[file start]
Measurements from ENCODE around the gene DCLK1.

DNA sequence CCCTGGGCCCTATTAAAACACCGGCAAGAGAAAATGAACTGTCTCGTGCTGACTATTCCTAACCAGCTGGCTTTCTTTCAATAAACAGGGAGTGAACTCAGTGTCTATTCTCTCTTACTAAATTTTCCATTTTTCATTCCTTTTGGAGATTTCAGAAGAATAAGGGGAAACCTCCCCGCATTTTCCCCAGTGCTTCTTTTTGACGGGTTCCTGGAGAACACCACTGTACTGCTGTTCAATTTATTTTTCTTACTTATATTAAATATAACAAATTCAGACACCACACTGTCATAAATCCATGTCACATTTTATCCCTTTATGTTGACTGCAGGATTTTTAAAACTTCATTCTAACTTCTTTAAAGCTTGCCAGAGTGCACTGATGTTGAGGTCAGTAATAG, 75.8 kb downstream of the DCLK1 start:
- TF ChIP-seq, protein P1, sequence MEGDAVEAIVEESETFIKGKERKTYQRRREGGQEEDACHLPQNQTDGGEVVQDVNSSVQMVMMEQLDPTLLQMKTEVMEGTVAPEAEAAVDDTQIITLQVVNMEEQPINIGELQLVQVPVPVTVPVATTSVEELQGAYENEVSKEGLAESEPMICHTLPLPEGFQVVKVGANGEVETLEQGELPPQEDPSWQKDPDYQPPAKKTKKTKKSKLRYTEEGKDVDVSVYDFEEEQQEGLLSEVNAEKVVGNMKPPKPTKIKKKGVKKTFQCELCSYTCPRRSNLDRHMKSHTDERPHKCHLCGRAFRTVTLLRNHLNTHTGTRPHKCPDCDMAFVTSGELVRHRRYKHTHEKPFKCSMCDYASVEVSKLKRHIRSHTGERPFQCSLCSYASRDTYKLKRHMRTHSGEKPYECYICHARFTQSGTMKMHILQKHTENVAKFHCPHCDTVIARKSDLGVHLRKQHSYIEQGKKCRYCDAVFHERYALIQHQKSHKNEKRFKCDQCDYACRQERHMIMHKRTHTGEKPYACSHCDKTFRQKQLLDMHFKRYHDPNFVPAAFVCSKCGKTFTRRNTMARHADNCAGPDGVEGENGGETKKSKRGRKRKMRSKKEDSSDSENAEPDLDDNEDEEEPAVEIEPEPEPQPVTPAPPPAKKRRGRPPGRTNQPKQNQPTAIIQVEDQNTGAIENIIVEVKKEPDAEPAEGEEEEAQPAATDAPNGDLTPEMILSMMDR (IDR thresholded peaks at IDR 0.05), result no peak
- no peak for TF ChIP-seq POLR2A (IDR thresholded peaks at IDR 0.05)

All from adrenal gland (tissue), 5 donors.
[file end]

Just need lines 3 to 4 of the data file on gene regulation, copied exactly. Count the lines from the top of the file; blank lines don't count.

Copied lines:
- TF ChIP-seq, protein P1, sequence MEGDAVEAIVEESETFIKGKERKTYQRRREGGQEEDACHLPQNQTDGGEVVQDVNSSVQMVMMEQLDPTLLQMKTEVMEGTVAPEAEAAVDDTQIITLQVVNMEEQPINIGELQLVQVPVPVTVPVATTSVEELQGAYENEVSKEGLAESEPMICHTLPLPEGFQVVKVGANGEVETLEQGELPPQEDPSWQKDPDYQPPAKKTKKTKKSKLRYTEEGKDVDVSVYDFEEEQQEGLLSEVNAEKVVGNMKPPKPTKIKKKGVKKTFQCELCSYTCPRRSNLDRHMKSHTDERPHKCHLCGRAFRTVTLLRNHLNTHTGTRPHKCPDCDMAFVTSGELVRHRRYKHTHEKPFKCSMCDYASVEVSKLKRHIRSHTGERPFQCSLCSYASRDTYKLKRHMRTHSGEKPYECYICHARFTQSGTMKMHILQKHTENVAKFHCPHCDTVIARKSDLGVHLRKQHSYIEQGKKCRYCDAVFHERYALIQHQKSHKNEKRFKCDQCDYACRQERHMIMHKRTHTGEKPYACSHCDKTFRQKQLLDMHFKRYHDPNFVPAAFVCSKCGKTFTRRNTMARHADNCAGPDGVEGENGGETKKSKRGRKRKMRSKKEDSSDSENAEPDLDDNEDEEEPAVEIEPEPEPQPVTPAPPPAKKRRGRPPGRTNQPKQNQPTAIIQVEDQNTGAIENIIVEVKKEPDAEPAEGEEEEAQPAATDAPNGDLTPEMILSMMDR (IDR thresholded peaks at IDR 0.05), result no peak
- no peak for TF ChIP-seq POLR2A (IDR thresholded peaks at IDR 0.05)